What are foodborne diseases?
Foodborne diseases (colloquially referred to as food poisoning) are a result of ingesting food and water contaminated with toxins and chemicals produced by harmful bacteria and microorganisms. The contamination of food may occur at any stage between food production and consumption. It can also be a result of environmental contamination, such as pollution of water, soil and air.
What causes foodborne diseases?
Common causes of foodborne diseases include:
- Bacteria – Salmonella, Listeria, Campylobacter, E.coli
- Virus – Norovirus, Hepatitis A
- Parasites – Toxoplasmosis, Pork tapeworm, Echinococcus tapeworms, Chinese liver fluke
- Chemicals and toxins – Aflatoxin, cyanide.
Who is more at risk?
- Typically those with a weakened or developing immune system. Especially:
- Adults aged 65 and above
- Children under 5 years
- People with existing chronic conditions or undergoing therapy
- Pregnant women – susceptible to certain germs such as Listeria.
Preventing foodborne diseases
1. Keep clean
- If you don't have access to clean water, boil your water to make it safe to drink
- Keep food preparation areas and equipment clean
- Practise good personal hygiene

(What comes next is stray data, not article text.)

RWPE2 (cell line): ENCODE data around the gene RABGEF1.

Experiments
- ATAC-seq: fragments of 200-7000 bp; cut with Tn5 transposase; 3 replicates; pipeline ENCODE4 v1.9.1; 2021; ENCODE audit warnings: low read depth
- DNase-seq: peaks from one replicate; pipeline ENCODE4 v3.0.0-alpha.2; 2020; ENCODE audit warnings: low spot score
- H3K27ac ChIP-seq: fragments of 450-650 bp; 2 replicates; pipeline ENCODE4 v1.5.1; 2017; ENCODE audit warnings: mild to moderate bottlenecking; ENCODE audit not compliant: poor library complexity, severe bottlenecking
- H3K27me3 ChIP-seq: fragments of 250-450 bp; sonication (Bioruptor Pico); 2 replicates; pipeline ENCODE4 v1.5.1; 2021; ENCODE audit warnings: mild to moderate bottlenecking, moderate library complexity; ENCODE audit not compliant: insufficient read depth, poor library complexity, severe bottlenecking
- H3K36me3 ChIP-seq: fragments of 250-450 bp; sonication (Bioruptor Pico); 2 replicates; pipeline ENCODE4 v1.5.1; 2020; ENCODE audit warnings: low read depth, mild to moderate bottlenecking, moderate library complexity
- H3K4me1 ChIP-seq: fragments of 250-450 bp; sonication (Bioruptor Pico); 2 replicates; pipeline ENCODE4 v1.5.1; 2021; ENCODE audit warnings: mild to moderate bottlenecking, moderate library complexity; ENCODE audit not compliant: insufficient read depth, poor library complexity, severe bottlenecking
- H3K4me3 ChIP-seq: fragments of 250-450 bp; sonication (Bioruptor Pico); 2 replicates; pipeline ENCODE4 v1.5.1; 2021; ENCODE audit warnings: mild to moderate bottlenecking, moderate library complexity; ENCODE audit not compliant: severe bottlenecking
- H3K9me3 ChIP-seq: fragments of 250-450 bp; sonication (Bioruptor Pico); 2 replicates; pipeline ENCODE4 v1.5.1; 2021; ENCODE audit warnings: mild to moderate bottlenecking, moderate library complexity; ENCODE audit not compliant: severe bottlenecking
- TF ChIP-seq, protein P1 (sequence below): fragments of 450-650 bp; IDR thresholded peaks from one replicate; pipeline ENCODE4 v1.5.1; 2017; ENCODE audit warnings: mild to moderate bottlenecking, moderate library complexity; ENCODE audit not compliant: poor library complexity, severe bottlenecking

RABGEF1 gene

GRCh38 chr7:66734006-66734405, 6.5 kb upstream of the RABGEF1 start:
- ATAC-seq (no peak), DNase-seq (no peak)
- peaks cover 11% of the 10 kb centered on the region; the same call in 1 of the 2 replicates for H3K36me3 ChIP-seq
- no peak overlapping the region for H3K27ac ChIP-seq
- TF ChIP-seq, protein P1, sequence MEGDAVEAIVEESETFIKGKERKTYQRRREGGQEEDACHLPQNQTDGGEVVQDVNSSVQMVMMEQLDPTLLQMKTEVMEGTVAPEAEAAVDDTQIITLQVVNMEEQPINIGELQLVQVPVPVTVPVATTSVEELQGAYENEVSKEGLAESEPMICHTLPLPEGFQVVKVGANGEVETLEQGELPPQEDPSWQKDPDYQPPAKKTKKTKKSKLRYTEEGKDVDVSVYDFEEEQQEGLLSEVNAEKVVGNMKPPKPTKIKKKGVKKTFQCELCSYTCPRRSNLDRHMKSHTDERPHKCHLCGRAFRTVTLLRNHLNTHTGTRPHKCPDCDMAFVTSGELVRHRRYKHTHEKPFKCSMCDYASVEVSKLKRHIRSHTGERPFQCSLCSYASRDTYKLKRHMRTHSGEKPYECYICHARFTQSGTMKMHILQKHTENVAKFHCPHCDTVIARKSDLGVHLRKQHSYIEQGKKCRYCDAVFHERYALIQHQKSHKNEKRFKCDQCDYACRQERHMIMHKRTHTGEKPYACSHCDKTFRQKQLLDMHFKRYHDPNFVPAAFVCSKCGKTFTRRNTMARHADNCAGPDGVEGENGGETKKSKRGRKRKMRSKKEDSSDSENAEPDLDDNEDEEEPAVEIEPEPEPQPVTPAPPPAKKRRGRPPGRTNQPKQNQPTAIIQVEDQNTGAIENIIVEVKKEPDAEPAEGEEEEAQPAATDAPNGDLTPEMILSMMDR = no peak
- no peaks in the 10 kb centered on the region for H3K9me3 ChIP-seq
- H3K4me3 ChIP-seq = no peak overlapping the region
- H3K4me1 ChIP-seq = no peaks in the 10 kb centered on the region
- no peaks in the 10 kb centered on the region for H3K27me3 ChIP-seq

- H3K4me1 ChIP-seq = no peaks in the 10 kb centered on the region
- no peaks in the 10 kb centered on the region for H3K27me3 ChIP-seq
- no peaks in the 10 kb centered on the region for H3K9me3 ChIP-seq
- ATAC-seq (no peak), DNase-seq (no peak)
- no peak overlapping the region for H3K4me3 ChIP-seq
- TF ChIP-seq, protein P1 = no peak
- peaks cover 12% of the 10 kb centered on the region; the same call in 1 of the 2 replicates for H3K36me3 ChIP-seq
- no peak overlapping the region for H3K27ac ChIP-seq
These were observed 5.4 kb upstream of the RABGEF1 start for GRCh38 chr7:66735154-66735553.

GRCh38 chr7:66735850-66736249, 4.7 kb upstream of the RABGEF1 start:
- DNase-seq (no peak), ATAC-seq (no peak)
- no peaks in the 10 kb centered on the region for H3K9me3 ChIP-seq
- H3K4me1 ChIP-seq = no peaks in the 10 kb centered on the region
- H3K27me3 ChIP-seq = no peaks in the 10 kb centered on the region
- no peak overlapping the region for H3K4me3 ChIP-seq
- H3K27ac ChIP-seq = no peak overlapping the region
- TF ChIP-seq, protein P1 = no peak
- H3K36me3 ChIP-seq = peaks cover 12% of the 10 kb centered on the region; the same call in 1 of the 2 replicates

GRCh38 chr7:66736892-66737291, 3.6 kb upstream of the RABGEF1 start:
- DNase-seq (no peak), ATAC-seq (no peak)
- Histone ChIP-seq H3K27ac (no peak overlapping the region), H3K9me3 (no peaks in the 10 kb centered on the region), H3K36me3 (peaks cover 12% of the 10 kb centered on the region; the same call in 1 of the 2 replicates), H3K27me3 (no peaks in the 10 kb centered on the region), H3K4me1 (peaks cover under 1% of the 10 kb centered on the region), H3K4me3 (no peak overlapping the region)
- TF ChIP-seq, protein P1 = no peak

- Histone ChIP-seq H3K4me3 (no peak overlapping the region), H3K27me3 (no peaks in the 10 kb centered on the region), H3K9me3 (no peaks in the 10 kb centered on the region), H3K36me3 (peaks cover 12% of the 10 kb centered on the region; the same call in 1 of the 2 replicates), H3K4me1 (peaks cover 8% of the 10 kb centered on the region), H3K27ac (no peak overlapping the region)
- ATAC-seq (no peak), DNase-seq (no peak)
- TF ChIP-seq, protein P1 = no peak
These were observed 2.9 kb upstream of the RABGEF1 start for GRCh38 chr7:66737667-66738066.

- Use clean ingredients or raw materials
2. Separate raw and cooked food
- Prepare or store raw food items separately from cooked foods
- Use a separate chopping board and utensils for raw and cooked/ready-to-eat food
3. Exercise diligence
- Provide serving utensils when sharing food
- Check 'Best Before' dates before consuming food
- Eat raw food with care
4. Cook thoroughly
- Always cook meat and poultry at the right temperature and serve hot
- Reheat leftovers above 70°C
5. Keep food at safe temperatures
- Keep hot food above 60°C and cold food below 5°C
- Refrigerate leftovers quickly, or within 2 hours
Most foodborne illnesses resolve on their own, but you should consult a doctor if you experience:
- Blood in your vomit or stools
- Blurred vision
- Diarrhoea for more than 3 days
- Extreme stomach cramps
- Fever over 38.5°C
- Infrequent urination or urine that is darker than usual
- Inability to keep liquids down
- Rapid heartbeat or low blood pressure
- Tingling arms or weakness in muscles